• Godfrey A, Saunders P, Barlow K, Gowan M. Principles and Practices of Naturopathic Botanical Medicine: Volume 1: Botanical Medicine Monographs, 1st edition. Toronto (ON): CCNM Press Inc.; 2010.
  • Huseini HF, Kianbakht S, Hajiaghaee R, Dabaghian FH. Anti-hyperglycemic and anti-hypercholesterolemic effects of Aloe vera leaf gel in hyperlipidemic type 2 diabetic patients: a randomized double-blind placebo-controlled clinical trial. Planta Medica 2012;78(4):311-316.
  • Langmead L, Feakins RM, Goldthorpe S, Holt H, Tsironi E, De Silva A, Jewell DP, Rampton D S. Randomized, double-blind, placebo-controlled trial of oral aloe vera gel for active ulcerative colitis. Alimentary Pharmacology & Therapeutics 2004;19:739-747.
  • McGuffin M, Kartesz JT, Leung AY, Tucker AO, editors. Herbs of Commerce. 2nd edition. Silver Spring (MD): American Herbal Products Association; 2000.
  • Mills S, Bone K. The Essential Guide to Herbal Safety. St. Louis (MO): Elsevier Churchill Livingstone; 2005.
  • Pizzorno J E, Murray M T. Text Book of Natural Medicine, 3rd edition. St. Louis (MO): Elsevier Churchill Livingstone; 2006.
  • Rajasekaran S, Sivagnanam K, Subramanian S. Antioxidant effect of Aloe vera gel extract in streptozotocin-induced diabetes in rats. Pharmacology Reports 2005;57:90-96.
  • Sajjad A. Next link will take you to another Web siteAloe vera: An Ancient Herb for Modern Dentistry - A Literature Review Journal of Dental Surgery. 2014;Article ID 210463, 6 pages. [Accessed 2018 June 15].
  • Tilgner S. Herbal Medicine From the Heart of the Earth. Creswell (OR): Wise Acre Press; 1999.
  • USDA 2018: United States Department of Agriculture, Agricultural Research Service, National Genetic Resources Program. Germplasm Resources Information Network (GRIN) [Internet]. Aloe vera (L.) Burm. f. Beltsville (MD): National Germplasm Resources Laboratory. [Accessed 2018 June 15]. Available from:
  • WHO 1999: World Health Organization. WHO Monographs on Selected Medicinal Plants, Volume 1. Geneva (CH): World Health Organization; 1999.
  • Williamson EM. Potter's Herbal Cyclopaedia: The Authoritative Reference work on Plants with a Known Medical Use. Saffron Walden (GB): The C.W. Daniel Company Limited; 2003.
  • Winston D, Kuhn MA. Herbal Therapy & Supplements - A Scientific and Traditional Approach. Philadelphia (PA): Lippincott Williams & Wilkins; 2008.
  • Yagi A, Kabash A, Mizuno K, Moustafa SM, Khalifa TI, Tsuji H. Radical scavenging glycoprotein inhibiting cyclooxygenase-2 and thromboxane A2 synthase from aloe vera gel. Planta Medica 2003;69(3):269-271.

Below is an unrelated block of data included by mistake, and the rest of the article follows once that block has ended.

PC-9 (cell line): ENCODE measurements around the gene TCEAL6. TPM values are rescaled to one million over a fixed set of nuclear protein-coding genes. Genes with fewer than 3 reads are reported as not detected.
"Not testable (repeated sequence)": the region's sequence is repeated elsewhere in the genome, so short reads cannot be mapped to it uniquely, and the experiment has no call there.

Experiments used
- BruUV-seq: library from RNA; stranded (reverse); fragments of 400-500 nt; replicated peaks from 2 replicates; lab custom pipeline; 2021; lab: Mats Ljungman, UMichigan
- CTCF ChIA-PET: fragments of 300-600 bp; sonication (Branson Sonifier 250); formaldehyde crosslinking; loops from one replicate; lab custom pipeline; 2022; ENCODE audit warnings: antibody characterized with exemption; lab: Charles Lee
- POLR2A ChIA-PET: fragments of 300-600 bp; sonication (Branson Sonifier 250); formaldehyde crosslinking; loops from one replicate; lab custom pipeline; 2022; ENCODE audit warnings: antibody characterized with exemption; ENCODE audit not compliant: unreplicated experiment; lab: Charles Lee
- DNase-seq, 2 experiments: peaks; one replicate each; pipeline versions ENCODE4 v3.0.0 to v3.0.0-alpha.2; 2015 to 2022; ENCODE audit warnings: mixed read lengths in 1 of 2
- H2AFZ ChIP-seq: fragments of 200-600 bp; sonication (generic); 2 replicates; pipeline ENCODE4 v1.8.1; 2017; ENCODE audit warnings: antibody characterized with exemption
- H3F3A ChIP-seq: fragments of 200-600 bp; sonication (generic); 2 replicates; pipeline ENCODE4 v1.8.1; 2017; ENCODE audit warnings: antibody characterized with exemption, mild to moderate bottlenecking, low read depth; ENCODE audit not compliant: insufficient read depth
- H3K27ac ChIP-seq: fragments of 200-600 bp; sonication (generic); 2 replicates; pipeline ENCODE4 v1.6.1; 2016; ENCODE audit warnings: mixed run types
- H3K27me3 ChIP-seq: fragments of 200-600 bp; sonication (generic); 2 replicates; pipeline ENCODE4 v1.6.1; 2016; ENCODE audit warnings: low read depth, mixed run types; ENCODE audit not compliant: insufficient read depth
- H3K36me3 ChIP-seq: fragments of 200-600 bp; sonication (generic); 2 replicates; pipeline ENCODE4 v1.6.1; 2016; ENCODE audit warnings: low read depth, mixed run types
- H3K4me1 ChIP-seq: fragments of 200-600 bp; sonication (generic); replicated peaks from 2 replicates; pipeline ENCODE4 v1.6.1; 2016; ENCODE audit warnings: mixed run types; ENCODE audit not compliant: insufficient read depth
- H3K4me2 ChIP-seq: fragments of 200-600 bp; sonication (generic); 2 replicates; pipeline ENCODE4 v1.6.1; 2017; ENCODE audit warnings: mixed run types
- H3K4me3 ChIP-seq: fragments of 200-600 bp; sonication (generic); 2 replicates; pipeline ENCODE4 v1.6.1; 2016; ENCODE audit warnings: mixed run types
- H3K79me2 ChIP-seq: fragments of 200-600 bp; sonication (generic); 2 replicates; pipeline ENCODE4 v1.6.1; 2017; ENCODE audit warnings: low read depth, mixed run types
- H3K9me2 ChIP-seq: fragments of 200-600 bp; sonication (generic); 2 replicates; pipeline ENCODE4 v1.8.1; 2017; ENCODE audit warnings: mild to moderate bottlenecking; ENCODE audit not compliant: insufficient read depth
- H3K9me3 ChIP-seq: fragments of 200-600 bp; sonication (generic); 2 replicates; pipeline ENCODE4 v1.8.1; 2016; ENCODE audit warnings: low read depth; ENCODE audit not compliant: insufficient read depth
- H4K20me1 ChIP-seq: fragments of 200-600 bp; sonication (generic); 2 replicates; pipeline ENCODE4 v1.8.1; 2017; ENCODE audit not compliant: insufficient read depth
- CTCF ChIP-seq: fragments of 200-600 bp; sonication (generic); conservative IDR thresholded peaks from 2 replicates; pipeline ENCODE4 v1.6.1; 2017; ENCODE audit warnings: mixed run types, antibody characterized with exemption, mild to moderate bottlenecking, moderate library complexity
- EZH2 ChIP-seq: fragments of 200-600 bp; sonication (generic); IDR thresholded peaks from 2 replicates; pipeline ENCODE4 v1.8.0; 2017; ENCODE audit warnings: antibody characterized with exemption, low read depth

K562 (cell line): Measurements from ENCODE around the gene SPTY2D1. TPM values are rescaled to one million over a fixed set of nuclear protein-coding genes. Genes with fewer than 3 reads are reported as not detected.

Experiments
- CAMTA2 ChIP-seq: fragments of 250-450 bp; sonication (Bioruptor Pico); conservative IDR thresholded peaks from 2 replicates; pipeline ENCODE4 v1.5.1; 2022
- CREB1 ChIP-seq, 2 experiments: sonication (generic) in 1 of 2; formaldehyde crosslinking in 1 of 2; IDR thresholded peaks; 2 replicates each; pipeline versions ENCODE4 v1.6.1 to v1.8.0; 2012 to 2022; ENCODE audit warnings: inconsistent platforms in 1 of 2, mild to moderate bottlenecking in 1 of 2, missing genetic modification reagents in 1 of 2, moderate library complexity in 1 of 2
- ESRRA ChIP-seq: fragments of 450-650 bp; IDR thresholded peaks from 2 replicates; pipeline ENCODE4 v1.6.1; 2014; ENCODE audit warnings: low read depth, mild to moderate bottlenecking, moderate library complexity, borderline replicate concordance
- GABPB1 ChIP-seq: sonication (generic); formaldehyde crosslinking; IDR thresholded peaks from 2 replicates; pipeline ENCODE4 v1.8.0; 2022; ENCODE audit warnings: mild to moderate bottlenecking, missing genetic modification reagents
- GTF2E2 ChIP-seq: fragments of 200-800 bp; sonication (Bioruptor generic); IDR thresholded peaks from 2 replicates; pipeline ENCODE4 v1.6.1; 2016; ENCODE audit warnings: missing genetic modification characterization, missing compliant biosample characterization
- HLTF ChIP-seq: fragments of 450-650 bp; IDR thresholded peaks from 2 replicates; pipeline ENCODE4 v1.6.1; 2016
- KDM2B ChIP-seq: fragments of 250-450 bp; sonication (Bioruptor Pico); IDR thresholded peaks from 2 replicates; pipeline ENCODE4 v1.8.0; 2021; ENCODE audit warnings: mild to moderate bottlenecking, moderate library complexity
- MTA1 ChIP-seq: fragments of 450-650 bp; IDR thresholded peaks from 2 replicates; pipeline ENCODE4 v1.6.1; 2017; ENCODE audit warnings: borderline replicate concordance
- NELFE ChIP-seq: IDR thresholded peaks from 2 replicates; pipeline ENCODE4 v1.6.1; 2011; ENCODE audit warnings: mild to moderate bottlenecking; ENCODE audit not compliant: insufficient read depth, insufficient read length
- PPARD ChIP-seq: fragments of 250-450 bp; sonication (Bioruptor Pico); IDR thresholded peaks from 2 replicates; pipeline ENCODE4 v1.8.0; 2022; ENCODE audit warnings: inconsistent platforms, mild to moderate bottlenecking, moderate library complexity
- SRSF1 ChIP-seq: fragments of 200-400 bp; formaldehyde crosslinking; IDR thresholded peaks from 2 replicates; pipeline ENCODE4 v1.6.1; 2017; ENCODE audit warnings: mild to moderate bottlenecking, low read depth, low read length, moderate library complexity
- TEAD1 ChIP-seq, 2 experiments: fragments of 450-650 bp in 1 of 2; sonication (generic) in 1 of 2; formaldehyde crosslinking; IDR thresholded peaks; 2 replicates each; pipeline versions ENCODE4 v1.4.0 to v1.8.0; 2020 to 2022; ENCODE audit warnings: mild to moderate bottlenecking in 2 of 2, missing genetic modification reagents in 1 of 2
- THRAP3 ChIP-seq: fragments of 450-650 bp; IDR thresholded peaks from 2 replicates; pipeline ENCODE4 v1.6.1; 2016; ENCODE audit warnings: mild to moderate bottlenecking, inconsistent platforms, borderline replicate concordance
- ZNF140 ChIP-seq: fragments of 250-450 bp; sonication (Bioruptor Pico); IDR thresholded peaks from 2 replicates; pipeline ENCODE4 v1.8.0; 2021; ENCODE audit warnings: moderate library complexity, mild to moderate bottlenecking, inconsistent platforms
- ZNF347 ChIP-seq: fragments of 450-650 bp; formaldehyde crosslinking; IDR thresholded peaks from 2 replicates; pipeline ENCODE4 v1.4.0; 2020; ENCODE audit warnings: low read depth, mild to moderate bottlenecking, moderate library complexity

• Yagi A, Kabash A, Okamura N, Haraguchi H, Moustafa S. M., Khalifa T.I. Antioxidant, free radical scavenging and anti-inflammatory effects of aloesin derivatives in Aloe vera. Planta Medica 2002;68(11):957-960.

References reviewed

  • Barnes J, Anderson LA, Philipson JD. 2007. Herbal Medicines, 3rd edition. London (GB): Pharmaceutical Press.
  • Boudreau, MD, Beland FA. An evaluation of the biological and toxicological properties of Aloe Barbadensis (Miller), Aloe vera. Journal of Environmental Science and Health, Part C: Environmental Carcinogenesis and Ecotoxicology Reviews 2006;24(1):103-154.
  • Choi S, Chung M-H. A review on the relationship between Aloe vera components and their biologic effects. Seminars in Integrative Medicine 2003;1:53-62.
  • Eshun K, He Q. Aloe vera: A valuable ingredient for the food, pharmaceutical and cosmetic industries - A review. Critical Reviews in Food Science and Nutrition 2004;44:91-96.
  • Loots du T, van der Westhuizen FH, Botes L. Aloe ferox leaf gel phytochemical content, antioxidant capacity, and possible health benefits. Journal of Agricultural and Food Chemistry 2007;55(17):6891-6896.
  • Ni Y, Turner D, Yates KM, Tizard I. Isolation and characterisation of structural components of Aloe vera L. leaf pulp. International Immunopharmacology 2004;4:1745-1755.
  • Reynolds T, Dweck A C. Aloe vera leaf gel: a review update. Journal of Ethnopharmacology 1999:68(1-3):3-37.
  • Talmadge J, Chavez J, Jacobs L, Munger C, Chinnah T, Chow JT, Williamson D, Yates K. Fractionation of Aloe vera L. inner gel, purification and molecular profiling of activity. International Immunopharmacology 2004;4:1757-1773.
  • Vinson JA, Al Kharrat H, Andreoli L. Effect of Aloe vera preparations on the human bioavailability of vitamins C and E. Phytomedicine 2005;12(10):760-765.